Telling someone that they "deserve better" than a former partner is almost a reflex when comforting someone who's going through a divorce or breakup. But Rose warns that you should think of what that phrase really implies before you say it.
"While that might feel sort of good to hear, at one point they wanted to and loved being with that person! So saying that they deserve better could imply that the relationship was a dumb choice in the first place," Rose says.
She continues, "Relationships change, even to two good people. Don't put the ex or former partner down unless the person you're speaking with gives you permission to do so. Divorce is grief, and bashing another human is not always helpful."
"You clean up well."
You've definitely heard this phrase thrown around, but if it's something you often say to others, you might want to reconsider.
"'You clean up well' is a phrase that can come off as kind, but it actually is implying they normally do not look as good, which can be very hurtful to the person you're talking to!" Daniel Rinaldi, therapist, life coach, and founder of Live Your F'N Life coaching, tells Best Life. "Saying that they 'clean up well' suggests that their usual appearance is less than desirable and that their effort to look better is a surprise or out of the ordinary. Essentially, it undermines the individual's self-esteem and self-image by implying that their everyday appearance is subpar."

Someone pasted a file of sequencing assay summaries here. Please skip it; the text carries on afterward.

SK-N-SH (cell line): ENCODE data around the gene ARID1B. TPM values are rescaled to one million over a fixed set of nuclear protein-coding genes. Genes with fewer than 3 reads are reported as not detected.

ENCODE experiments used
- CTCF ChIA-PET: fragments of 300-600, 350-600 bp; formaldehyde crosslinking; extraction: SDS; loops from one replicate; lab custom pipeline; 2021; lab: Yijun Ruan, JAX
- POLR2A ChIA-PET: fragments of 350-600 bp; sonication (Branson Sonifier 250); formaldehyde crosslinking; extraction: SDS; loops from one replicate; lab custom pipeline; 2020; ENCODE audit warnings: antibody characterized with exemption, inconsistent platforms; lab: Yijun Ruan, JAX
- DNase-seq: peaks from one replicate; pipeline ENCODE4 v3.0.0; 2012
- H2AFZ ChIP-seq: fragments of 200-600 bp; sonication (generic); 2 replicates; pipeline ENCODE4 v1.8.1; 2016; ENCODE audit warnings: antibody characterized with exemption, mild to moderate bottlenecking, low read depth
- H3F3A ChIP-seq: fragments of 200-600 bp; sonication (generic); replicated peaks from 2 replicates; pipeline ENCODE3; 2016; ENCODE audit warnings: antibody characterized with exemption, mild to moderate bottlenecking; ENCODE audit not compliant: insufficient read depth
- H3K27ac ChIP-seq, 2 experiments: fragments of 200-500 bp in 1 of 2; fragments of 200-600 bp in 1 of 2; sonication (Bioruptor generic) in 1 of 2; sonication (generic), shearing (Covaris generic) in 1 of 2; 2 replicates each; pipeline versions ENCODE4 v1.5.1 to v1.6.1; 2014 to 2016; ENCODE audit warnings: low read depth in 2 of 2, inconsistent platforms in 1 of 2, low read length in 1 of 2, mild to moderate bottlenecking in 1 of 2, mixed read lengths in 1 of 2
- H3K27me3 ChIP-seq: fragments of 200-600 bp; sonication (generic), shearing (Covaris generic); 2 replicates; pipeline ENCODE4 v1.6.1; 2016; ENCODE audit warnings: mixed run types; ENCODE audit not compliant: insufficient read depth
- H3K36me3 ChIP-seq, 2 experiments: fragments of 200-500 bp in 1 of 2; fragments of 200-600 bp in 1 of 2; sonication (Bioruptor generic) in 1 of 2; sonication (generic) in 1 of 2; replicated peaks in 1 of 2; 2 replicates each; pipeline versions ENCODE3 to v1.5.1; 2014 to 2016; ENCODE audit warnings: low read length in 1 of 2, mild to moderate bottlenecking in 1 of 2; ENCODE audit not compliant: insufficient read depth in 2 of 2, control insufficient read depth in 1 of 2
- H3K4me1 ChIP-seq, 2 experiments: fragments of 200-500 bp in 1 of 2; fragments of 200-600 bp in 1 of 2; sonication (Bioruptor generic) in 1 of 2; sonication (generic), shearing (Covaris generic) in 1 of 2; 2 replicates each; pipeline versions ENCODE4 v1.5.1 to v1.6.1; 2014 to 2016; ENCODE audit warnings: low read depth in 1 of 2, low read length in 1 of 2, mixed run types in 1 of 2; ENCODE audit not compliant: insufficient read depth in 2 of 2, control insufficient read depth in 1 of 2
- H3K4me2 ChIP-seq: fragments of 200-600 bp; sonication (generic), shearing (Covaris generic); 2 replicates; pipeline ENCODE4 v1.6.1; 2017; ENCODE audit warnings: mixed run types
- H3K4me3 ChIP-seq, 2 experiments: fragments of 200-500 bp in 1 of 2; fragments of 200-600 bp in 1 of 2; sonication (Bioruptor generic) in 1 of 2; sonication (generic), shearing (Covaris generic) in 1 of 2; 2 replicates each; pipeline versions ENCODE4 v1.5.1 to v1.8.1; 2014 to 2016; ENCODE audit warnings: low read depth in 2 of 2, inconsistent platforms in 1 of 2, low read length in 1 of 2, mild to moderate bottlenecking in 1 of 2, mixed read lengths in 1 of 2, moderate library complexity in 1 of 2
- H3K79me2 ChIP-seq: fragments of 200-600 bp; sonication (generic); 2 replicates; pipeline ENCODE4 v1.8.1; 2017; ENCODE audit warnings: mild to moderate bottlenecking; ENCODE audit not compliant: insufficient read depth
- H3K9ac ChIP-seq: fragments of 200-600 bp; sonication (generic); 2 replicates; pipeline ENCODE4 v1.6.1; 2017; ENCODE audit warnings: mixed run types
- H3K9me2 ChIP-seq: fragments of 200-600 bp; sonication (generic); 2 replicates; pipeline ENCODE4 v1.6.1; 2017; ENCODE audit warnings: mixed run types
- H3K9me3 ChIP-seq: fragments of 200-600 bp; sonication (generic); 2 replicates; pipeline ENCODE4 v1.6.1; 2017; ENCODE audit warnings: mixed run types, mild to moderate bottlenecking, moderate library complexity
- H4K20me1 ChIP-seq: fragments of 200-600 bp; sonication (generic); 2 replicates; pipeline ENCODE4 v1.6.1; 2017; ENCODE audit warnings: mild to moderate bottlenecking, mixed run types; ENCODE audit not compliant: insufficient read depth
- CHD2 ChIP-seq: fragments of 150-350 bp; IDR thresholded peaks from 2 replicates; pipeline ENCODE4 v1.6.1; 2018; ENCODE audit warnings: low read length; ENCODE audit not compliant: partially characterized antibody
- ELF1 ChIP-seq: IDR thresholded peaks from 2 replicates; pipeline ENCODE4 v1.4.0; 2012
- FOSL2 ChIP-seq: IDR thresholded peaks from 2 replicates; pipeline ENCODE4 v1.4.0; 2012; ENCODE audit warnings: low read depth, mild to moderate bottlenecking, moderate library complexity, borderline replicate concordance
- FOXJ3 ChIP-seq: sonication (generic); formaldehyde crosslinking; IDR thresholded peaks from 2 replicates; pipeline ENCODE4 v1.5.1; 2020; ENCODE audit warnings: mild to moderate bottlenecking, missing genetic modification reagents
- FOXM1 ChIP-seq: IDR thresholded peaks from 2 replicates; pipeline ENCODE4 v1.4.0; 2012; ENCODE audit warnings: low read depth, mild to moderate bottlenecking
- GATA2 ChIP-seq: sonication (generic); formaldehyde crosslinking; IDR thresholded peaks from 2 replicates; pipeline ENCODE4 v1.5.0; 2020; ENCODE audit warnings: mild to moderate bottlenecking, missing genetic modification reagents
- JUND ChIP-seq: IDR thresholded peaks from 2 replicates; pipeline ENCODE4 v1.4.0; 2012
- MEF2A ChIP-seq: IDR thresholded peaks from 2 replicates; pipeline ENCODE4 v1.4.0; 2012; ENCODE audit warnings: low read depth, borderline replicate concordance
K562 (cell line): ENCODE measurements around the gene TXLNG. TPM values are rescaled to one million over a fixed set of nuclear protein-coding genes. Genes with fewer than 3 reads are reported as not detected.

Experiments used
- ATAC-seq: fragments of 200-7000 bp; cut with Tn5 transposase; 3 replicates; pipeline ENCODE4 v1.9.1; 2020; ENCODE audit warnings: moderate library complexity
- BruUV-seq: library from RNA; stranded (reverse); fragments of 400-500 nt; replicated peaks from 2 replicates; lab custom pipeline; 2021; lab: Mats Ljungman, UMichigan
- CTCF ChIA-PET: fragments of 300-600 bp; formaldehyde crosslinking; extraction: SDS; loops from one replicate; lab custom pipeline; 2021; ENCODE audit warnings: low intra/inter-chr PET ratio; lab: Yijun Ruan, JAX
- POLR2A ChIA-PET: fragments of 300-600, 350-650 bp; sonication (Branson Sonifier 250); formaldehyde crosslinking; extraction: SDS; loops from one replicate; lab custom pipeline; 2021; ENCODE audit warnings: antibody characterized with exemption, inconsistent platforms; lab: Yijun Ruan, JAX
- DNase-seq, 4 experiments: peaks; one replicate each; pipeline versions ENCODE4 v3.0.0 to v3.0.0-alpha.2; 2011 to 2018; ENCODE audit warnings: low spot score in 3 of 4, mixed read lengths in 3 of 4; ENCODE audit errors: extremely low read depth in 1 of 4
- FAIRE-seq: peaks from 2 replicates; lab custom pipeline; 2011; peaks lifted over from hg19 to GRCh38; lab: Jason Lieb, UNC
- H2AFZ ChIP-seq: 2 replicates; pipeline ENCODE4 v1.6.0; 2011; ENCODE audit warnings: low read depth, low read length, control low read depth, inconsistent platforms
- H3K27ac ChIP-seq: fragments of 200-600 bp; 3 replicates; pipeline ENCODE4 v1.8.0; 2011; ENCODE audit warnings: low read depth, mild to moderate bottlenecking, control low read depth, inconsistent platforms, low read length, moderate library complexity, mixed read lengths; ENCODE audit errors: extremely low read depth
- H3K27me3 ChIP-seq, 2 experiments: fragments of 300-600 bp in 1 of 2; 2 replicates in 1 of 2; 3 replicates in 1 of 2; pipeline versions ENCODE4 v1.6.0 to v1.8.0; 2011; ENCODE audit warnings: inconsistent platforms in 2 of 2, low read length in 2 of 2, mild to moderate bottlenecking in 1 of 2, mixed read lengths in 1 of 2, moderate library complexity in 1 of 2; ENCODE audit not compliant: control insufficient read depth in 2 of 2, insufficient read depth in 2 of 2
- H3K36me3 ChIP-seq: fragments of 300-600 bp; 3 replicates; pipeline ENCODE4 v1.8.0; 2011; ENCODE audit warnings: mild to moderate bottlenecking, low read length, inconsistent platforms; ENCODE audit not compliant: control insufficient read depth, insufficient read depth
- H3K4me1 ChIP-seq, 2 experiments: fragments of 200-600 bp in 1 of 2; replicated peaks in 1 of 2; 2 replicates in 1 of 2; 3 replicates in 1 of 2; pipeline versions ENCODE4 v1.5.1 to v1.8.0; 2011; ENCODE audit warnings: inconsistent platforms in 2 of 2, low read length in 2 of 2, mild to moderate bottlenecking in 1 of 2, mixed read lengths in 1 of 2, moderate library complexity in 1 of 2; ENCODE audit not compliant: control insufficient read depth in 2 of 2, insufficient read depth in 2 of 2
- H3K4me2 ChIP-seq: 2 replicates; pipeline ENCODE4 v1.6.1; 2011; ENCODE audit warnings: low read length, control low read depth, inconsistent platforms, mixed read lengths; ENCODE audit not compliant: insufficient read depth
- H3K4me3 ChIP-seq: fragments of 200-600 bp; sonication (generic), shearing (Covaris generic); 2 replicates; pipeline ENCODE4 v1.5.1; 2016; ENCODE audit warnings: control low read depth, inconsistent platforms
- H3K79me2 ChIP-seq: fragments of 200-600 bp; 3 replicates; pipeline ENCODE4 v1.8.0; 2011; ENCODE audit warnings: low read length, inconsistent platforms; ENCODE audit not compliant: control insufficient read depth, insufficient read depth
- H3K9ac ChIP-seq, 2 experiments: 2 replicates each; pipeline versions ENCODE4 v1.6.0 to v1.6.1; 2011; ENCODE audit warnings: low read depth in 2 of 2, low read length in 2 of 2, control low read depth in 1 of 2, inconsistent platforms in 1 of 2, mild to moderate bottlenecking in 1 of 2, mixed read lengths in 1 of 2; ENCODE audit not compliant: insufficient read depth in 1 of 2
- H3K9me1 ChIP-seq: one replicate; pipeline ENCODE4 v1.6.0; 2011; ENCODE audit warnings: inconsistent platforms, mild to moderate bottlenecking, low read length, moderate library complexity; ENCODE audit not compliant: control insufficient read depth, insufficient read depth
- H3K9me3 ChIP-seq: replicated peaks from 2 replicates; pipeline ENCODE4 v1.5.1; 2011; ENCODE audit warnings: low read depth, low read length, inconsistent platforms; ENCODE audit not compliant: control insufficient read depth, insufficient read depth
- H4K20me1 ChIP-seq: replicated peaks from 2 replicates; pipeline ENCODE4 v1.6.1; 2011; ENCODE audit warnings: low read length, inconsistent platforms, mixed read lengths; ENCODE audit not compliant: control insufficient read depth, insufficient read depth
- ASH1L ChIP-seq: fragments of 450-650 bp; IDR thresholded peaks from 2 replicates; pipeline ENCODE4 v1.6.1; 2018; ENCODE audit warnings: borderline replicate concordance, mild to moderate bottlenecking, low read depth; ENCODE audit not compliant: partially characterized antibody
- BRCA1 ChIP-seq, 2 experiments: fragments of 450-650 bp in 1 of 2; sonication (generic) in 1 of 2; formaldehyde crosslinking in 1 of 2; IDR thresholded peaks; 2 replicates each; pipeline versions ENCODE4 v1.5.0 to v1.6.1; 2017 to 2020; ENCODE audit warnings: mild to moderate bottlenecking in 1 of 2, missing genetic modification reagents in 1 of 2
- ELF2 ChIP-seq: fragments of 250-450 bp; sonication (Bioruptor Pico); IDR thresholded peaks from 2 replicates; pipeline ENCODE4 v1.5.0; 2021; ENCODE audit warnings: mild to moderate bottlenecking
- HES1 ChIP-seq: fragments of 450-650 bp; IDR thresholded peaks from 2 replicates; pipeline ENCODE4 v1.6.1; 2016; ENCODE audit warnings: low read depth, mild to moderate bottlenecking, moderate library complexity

Instead of using this potentially harmful phrase, Rinaldi suggests focusing on the positive aspects "without implying a negative comparison to their usual state."
"I don't know how you do it all!"
When a friend or family member has a lot on their plate and manages it well, you want to let them know how much you admire them. But saying, "I don't know how you do it all," can come off as insensitive, especially if you're addressing a single parent, Ann Runkle, divorce and career coach and founder of Forward With Ann, says.
"In the divorce world, single parents (especially single moms) will often hear someone say, 'I don't know how you do it all!'" Runkle says. "[It's] usually said with well-meaning intent attempting to acknowledge the heavy burden a single parent carries, but it is one of the most frustrating 'compliments' for a single mom to hear."
She explains, "If we didn't have to do it all, we wouldn't. We don't have a choice. If we don't do it, no one else will. The response to, 'I don't know how you do it all,' is simply, 'Because I have to.'"
"You resemble [blank]."
This one is particularly tough because telling someone they look like a celebrity or famous person might be your form of high praise. Complicating things further, when you tell someone they look like a person you perceive as good-looking, you probably assume the person on the receiving end will have the same opinion. But in reality, you don't know if your doppelgänger suggestion will offend them.